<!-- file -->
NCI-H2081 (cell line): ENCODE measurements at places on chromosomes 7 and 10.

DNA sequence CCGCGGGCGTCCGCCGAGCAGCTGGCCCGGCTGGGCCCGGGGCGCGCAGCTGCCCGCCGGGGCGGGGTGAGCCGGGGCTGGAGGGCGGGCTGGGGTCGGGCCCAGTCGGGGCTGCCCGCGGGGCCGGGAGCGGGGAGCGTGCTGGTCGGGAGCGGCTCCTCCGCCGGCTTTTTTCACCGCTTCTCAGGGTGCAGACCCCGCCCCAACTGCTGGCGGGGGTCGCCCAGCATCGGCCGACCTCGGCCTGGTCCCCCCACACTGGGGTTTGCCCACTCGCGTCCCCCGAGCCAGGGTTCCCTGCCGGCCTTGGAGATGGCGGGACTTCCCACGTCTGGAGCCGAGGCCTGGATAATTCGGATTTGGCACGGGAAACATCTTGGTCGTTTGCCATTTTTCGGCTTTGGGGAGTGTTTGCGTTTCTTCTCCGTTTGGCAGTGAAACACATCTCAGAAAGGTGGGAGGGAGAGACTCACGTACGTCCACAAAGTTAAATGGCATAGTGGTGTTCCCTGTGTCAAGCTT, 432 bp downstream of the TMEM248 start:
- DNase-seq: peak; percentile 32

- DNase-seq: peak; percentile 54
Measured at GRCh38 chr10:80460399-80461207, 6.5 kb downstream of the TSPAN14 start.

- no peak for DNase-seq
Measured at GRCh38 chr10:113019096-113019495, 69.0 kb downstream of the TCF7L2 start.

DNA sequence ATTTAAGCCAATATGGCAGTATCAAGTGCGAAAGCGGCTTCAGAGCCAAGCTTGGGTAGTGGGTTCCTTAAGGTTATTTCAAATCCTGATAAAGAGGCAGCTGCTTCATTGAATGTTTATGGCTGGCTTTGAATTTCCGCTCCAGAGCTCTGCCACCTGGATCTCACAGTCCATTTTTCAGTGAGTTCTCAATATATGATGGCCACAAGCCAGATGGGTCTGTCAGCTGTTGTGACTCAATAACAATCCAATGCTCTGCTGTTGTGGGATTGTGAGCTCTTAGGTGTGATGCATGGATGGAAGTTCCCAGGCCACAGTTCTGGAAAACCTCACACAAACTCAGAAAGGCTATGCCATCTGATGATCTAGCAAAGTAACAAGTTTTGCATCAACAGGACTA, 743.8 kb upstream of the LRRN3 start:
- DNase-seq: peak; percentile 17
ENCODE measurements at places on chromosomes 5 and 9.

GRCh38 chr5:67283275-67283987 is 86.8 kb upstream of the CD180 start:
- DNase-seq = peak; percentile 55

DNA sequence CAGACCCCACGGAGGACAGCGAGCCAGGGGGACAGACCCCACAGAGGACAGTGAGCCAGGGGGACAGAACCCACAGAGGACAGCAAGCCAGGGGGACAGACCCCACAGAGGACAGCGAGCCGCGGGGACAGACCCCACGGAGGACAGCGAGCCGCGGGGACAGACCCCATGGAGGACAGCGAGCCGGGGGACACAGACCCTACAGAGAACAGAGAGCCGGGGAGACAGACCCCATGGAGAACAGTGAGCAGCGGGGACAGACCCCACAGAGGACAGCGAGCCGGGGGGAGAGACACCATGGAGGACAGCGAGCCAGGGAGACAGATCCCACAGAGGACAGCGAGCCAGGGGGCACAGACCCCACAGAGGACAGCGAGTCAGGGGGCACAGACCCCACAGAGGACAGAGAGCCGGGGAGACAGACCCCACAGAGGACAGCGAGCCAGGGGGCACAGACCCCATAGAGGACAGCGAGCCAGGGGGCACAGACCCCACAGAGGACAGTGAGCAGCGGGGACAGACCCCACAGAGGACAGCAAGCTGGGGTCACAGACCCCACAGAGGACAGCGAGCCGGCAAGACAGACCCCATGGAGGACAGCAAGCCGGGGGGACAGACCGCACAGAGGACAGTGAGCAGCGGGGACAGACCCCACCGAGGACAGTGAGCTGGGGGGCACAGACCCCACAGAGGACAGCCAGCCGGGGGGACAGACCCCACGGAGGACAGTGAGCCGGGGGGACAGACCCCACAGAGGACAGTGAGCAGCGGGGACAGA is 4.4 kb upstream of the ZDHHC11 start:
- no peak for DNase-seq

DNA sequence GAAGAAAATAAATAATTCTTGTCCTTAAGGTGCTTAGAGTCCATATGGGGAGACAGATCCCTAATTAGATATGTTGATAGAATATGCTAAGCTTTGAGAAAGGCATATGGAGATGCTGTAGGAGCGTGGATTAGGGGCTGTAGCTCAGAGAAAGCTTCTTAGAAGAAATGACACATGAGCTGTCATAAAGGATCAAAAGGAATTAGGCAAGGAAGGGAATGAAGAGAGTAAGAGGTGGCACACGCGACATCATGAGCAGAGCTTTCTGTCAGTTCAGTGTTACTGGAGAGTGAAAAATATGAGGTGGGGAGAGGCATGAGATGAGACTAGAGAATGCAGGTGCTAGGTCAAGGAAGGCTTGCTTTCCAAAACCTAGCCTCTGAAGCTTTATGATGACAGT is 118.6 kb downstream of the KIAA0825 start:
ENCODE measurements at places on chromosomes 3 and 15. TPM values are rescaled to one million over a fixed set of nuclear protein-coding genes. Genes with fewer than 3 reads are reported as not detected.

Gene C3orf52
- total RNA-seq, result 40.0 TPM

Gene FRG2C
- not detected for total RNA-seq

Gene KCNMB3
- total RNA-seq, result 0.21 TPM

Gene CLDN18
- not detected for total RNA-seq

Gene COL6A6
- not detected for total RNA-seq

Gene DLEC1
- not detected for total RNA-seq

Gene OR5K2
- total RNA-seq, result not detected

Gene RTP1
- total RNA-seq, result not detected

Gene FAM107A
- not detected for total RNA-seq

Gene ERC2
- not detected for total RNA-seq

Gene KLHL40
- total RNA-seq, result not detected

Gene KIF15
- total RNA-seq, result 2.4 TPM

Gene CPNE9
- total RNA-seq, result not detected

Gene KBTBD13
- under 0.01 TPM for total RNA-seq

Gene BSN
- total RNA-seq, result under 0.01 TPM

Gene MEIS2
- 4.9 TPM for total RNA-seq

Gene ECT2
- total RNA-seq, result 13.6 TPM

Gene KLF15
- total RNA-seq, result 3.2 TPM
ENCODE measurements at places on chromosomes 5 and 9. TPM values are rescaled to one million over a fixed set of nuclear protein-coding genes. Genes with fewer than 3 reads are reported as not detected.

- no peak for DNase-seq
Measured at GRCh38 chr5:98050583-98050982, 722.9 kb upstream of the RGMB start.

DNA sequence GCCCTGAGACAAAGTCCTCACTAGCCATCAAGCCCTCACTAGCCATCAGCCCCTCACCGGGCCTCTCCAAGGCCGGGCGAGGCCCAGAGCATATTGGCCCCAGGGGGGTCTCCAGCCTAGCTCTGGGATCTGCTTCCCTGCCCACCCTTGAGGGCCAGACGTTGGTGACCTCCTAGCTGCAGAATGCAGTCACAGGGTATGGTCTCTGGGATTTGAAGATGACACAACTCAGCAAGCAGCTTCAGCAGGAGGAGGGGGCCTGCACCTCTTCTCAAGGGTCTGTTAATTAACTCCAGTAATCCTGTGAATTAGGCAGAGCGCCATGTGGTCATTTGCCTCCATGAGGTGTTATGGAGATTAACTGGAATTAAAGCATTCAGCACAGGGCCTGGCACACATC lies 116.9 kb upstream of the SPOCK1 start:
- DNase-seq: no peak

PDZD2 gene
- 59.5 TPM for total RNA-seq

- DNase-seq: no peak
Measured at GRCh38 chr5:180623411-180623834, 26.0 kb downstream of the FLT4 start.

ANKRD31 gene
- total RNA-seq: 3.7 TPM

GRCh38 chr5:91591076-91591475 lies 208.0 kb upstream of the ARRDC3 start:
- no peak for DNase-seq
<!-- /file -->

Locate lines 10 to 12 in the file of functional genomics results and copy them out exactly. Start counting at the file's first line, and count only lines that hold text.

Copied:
ENCODE measurements at places on chromosomes 5 and 9.

GRCh38 chr5:67283275-67283987 is 86.8 kb upstream of the CD180 start:
- DNase-seq = peak; percentile 55